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Florida governor vows to do whatever it takes to fight "guacamole-thick" beach algae

TALLAHASSEE, Fla. - Florida Gov. Rick Scott says he'll push state legislators to spend millions to battle the massive algae bloom fouling some of the state's southern rivers and beaches.

Scott announced Wednesday that he'll ask the Legislature to create a local/state grant program to aid homeowners who want to switch from septic tanks to central sewer systems. He's also proposing setting aside money in 2017 to help communities around the Indian River Lagoon and Caloosahatchee River build new wastewater systems.

Part of the blame for the bloom has been placed on discharges from Lake Okeechobee, but Scott says septic tank runoff also contributes to the problem.

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Among the algae blooms some cities and counties have dealt with is one that put a smelly "guacamole-thick" muck on a stretch of beaches promoted as Florida's "Treasure Coast."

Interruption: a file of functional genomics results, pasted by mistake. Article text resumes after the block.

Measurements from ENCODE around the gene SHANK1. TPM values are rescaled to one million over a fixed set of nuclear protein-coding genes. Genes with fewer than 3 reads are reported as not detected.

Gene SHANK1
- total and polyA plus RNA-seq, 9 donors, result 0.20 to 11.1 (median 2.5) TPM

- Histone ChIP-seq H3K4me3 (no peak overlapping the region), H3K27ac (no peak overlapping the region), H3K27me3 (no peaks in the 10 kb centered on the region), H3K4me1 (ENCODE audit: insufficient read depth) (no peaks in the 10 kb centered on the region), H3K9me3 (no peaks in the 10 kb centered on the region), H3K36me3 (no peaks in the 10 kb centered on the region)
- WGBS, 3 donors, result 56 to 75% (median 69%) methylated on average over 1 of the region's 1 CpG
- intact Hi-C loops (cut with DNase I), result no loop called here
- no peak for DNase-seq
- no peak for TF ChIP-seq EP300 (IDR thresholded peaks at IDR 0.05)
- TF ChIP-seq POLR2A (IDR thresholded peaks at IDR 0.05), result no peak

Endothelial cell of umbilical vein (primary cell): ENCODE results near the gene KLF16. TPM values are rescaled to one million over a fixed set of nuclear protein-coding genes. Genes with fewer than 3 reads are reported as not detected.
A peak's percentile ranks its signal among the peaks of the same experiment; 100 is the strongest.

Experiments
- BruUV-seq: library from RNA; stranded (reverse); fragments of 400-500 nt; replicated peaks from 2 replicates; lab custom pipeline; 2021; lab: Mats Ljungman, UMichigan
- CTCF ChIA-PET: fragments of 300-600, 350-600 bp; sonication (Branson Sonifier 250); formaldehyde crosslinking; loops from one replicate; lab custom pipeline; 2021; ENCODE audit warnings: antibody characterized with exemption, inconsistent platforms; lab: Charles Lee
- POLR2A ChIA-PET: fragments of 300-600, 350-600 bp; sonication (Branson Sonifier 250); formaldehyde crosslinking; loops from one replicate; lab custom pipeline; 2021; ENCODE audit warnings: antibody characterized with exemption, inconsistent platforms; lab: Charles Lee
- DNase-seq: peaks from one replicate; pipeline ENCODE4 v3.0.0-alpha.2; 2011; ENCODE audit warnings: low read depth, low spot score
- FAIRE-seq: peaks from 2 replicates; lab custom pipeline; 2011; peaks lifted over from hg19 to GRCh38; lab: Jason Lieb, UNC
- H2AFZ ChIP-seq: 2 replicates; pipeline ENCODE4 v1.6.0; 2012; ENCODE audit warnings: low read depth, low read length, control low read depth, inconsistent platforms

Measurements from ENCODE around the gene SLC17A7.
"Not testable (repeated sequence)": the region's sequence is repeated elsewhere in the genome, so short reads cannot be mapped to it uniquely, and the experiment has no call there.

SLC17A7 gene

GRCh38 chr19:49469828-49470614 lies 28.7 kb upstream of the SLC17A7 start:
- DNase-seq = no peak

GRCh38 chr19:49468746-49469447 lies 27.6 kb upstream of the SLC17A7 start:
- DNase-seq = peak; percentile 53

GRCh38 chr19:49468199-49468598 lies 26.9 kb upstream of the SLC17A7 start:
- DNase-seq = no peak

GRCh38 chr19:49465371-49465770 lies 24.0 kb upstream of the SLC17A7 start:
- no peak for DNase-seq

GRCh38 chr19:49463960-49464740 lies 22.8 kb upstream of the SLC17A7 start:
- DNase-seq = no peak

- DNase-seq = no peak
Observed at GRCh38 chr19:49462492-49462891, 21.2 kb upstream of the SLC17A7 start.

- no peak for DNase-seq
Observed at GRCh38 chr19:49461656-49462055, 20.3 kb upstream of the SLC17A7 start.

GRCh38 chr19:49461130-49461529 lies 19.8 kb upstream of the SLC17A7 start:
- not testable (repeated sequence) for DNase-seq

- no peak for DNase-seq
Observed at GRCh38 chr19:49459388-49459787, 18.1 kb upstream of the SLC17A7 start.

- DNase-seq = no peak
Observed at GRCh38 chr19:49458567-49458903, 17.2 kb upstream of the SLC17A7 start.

Lake Okeechobee is the largest freshwater body in the state, but is polluted with runoff containing human waste, animal feed and fertilizer -- all nutrients that algae thrive on. To manage flooding, the U.S. Army Corps of Engineers releases the lake's water into surrounding rivers and lagoons.

"We just are putting way too much nitrogen and phosphorus into our natural waters, and they respond," said Bill Louda, a research professor at Florida Atlantic University.

Florida Sen. Marco Rubio saw how badly the water responded on Friday and described the situation as a catastrophe of epic proportions. He is calling for an emergency declaration from Washington.

"To allow emergency funds to assist the businesses that have been wiped out by this, have the healthcare agencies come down here and look at the long term impact of this bacteria that's now present," Rubio said.

Louda said there's no quick fix for the problem, at least not one without a disastrous domino effect.

"If you kill this algae, you're going to kill the sea grass, the macro algae, all the good phytoplankton that the fish need, everything else," he said.

The algae also moves quickly, shifting with the winds and the tides, making it difficult to predict where it might show up next. The final total of how much local businesses have lost has yet to be determined, but talking to people here, it has been devastating. It could take weeks for this algae to wash away.

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